Two new books; Joan Howard’s, We Met in Paris and Caroline Weber’s, Proust’s Duchess reference individuals who were part of Romaine Brooks, Natalie Barney, and Lily de Gramont’s circle.
The first is a biography of the entwined lives of Grace Frick and Marguerite Yourcenar. Yourcenar, was the first modern women elected to the L’Academe francaise, an institution created in 1635. It is the pre-eminent council for matters pertaining to the French language. It is limited to forty seats and each member is assigned a number. Its members are known as the “l’immortaliete. They serve for life. This honor was granted to Marguerite Yourcenar despite having lived in America and becoming an American citizen since the 1940’s. She was the first woman, elected in 1980 largely due to the advocacy of her friend and mentor, Natalie Barney.
Yourcenar’s highly complex historical novel, Memoirs of Hadrian, lovingly translated by her partner, Grace Frick won her the recognition she needed to be elected. Yourcenar’s number was 3.
Natalie had been aware of Marguerite’s talents and encouraged her early on. It was through Natalie’s friendship with both Grace and Maguerite, (known as Madame to her American friends and acquaintances) that Romaine Brooks became friendly with the couple. In fact, as Howard explained to me, Marguerite, in 1954 specifically requested to have a meeting with only Natalie and Romaine excluding Lily. Natalie had asked to bring the duchess along as she was part of the three-way marriage that Natalie had with these women. But Yourcenar and Grace scotched that plan much to Natalie’s chagrin.
I speculated with Howard that one of the reasons may have been Marguerite’s intense interest in art. She wanted to have a serious conversation with Romaine about her portraits. The writer and painter would have had much to discuss since Yourcenar visualized her plots and characters before writing them down. She was interested in how Romaine, who was known as the thief of souls in the popular press created her portrayals.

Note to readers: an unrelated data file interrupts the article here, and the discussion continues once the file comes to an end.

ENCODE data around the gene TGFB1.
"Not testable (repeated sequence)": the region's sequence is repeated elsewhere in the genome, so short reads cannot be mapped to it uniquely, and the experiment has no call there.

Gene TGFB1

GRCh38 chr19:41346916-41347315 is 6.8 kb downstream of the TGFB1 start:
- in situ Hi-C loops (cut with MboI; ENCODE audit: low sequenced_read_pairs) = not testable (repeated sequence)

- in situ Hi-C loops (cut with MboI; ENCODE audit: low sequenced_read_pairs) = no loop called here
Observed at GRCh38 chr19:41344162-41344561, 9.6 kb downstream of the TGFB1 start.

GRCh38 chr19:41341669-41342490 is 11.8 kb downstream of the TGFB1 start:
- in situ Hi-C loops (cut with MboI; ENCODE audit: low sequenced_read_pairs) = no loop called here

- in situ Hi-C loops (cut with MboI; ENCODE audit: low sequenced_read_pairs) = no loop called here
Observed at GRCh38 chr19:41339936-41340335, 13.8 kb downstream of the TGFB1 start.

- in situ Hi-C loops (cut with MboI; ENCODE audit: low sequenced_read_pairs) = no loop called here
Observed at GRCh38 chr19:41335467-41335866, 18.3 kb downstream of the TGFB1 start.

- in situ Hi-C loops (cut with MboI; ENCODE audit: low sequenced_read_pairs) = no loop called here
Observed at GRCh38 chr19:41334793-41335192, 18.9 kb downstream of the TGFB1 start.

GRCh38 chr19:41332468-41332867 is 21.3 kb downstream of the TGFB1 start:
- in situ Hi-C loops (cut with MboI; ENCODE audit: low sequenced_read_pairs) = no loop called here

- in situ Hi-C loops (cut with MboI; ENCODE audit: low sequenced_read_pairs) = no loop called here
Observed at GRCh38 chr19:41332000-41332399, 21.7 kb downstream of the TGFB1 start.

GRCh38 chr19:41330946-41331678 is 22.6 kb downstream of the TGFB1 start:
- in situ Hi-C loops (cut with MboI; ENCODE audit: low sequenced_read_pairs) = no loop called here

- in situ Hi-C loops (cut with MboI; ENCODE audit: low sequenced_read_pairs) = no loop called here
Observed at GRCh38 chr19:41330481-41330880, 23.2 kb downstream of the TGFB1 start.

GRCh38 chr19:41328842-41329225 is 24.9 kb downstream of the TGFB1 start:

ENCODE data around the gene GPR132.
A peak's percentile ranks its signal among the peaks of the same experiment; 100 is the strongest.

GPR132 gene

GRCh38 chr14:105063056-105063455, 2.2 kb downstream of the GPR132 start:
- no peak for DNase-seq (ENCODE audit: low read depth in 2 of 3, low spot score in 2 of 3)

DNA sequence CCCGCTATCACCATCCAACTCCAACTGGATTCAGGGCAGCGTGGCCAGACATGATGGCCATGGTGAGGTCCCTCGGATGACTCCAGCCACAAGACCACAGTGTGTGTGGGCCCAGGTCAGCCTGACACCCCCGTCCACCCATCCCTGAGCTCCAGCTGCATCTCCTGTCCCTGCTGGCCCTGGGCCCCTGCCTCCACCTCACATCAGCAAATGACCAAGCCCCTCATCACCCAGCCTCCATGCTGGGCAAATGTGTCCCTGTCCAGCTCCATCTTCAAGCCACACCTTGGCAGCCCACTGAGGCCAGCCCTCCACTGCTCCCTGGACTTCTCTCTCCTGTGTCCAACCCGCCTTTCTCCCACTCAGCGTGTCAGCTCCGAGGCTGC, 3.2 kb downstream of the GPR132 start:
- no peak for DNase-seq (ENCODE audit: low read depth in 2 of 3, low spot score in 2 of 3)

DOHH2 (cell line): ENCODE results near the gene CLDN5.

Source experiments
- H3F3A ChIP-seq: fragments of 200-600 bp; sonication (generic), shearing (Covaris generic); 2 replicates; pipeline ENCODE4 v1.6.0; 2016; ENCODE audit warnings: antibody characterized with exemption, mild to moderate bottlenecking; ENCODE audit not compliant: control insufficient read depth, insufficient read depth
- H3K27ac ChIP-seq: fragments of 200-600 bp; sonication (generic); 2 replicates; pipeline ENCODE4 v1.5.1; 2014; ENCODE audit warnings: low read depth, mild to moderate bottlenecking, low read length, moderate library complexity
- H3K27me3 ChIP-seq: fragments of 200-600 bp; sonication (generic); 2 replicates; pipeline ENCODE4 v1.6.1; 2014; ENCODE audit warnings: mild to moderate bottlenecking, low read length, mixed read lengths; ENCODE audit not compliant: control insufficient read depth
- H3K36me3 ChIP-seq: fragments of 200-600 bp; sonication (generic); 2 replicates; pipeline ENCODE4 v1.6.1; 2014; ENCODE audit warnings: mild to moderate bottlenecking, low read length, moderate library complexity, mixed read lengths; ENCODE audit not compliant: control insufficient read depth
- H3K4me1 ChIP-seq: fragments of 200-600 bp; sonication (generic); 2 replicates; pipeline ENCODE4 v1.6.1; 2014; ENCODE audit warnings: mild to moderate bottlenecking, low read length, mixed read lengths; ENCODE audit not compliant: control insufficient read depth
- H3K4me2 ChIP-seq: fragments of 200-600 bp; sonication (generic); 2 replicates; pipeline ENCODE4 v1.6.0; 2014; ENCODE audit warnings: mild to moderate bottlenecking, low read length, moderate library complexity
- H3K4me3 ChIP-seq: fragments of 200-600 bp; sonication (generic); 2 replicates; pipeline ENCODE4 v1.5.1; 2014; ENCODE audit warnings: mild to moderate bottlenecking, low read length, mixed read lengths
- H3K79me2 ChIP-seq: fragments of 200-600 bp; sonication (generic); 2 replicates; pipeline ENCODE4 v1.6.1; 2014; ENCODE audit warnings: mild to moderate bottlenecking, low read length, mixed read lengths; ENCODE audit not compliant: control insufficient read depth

She might have said, Romaine tell me how you see your models? And, Romaine would have been reluctant to reveal her secrets. But my book, Romaine Brooks: A Life attempts to reveal some of them. I would have liked to have been a fly on the wall to listen in on what these four modernist women had to say. it must have been a fascinating conversation.
Lamentably, Caroline Weber’s, Proust’s Duchess, configures Lily as the invisible woman. In the publicity referencing Marcel Proust’s models for his Duchess of Guermantes in Remembrance of Things past, Lily is barely mentioned. This is perhaps because the biography by Francesco Rapazzini’s has yet to be translated into English. Yet, Weber who is fluent in French seems to overlook it despite her extensive bibliography. Why?
Rapazzini, Elisabeth de Gramont: Avante-gardiste (Fayard in 2004 unfortunately not translated into English) proves over and over again that Elisabeth de Gramont, Duchess de Clermont-Tonnerre who was a close friend of the famous author, a star in her own right, and marvelously portrayed by Romaine Brooks was the source of Proust’s intimate knowledge of the French aristocracy and their carrying-ons.
At the very least, one has to question is Lily left because of her lesbianism. Once she left her husband (and eventually divorced him) she made no bones about the joys of her new life and moved in with Natalie Barney who supported her and her daughters. Leaving out Lily’s central role in forming Proust’s impressions only creates a host of future problems for Proust scholars. It is my sincere hope that Rapazzini’s book will soon be translated into English thus giving English speaking readers an opportunity to enjoy the life and adventures of one the most fascinating woman of this era.
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